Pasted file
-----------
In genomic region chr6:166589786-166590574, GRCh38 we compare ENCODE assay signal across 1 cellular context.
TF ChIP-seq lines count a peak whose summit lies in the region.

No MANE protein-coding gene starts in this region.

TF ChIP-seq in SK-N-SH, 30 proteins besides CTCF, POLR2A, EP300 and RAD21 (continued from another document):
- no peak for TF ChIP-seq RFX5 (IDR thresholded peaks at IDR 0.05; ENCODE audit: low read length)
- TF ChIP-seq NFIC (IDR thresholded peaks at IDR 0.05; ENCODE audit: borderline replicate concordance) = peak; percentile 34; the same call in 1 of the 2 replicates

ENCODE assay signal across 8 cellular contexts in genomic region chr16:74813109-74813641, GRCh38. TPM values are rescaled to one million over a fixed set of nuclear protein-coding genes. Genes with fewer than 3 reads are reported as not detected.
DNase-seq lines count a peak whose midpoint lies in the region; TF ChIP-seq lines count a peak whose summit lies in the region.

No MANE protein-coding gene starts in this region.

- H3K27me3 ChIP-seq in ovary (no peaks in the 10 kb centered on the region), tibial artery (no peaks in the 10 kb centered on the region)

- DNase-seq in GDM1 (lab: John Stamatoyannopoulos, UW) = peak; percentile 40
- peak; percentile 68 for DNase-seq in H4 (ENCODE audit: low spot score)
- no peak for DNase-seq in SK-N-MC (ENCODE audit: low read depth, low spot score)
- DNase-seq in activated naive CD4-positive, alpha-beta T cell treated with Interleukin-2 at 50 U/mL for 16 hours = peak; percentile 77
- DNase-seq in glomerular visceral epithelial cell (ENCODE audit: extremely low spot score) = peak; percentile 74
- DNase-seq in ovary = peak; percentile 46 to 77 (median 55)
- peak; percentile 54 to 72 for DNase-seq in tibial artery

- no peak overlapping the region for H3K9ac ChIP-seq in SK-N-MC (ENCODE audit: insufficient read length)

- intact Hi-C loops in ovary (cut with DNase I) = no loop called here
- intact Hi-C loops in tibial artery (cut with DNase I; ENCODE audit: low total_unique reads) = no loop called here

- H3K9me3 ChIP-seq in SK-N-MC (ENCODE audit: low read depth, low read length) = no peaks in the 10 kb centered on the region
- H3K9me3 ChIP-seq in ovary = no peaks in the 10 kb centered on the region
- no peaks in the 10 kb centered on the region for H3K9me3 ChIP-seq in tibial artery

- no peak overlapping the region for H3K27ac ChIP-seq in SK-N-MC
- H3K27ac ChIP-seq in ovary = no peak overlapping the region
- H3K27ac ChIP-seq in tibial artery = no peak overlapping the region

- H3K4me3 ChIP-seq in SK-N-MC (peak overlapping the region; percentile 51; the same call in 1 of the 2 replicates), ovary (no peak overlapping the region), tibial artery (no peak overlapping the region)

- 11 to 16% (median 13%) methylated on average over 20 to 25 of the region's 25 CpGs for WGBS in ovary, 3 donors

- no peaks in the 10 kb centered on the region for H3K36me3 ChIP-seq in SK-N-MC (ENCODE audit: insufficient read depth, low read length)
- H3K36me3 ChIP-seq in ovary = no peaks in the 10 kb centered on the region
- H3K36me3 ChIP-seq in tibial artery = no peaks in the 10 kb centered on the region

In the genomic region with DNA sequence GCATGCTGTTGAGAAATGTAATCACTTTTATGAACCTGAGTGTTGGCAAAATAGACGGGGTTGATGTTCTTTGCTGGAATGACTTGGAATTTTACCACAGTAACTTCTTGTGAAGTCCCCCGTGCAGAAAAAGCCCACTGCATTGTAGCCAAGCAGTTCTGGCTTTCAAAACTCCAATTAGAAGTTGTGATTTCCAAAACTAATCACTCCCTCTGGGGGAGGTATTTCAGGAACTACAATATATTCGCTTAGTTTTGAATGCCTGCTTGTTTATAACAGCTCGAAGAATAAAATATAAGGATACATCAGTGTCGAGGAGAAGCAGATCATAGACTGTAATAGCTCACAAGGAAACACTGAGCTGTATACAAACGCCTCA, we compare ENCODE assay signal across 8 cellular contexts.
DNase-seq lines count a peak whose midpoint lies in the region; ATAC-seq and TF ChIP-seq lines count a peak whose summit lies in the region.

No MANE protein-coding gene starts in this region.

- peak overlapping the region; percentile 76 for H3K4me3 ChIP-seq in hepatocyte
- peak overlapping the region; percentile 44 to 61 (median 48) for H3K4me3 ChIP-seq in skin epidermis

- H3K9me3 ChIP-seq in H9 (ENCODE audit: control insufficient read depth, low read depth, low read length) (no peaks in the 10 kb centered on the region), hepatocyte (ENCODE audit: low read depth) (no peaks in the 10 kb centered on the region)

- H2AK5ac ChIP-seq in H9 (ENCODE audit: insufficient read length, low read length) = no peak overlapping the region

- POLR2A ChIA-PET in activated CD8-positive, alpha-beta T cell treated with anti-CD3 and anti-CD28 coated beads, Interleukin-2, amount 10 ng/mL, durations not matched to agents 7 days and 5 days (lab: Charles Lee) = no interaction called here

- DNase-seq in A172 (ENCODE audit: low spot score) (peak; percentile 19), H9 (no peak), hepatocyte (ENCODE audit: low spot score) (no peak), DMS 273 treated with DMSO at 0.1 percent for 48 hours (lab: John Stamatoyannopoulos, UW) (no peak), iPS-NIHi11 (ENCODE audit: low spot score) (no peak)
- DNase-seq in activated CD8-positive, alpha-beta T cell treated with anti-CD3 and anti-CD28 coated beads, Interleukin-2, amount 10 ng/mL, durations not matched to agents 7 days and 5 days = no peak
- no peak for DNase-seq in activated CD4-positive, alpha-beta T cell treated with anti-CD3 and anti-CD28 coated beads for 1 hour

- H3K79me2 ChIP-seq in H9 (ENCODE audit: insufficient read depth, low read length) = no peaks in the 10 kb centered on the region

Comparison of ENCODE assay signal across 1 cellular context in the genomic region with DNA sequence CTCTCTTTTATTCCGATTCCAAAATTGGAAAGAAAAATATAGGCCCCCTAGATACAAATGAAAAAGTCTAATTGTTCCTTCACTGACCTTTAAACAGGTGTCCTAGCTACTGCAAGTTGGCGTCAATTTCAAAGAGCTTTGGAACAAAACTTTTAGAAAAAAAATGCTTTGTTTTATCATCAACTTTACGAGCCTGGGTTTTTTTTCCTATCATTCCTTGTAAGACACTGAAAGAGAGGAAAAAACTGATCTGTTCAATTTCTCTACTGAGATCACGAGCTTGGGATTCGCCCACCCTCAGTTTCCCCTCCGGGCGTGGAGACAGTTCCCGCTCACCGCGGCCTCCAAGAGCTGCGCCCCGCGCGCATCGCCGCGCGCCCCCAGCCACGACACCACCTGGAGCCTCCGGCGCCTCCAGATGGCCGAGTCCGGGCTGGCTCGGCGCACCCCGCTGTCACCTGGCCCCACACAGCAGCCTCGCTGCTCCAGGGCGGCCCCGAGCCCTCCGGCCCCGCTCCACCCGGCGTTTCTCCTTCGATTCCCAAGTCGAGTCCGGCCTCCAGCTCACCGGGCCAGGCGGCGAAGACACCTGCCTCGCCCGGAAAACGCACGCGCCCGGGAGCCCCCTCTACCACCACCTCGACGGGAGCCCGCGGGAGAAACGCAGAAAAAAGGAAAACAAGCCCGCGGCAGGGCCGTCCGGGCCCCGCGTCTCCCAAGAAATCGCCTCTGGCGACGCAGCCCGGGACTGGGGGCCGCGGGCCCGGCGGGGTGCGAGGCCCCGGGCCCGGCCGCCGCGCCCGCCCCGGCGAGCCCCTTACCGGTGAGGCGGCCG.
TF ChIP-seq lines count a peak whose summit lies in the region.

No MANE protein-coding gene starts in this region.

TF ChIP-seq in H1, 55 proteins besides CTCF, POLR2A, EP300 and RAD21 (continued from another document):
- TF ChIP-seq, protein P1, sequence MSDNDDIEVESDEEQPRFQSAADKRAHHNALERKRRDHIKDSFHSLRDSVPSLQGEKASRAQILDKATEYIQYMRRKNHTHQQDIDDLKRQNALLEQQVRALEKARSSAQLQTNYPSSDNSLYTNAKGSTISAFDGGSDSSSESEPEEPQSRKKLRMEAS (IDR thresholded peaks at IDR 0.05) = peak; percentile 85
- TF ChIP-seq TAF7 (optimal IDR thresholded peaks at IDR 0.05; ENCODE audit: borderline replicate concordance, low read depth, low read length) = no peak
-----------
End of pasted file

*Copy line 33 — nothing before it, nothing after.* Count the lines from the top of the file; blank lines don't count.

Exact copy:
DNase-seq lines count a peak whose midpoint lies in the region; ATAC-seq and TF ChIP-seq lines count a peak whose summit lies in the region.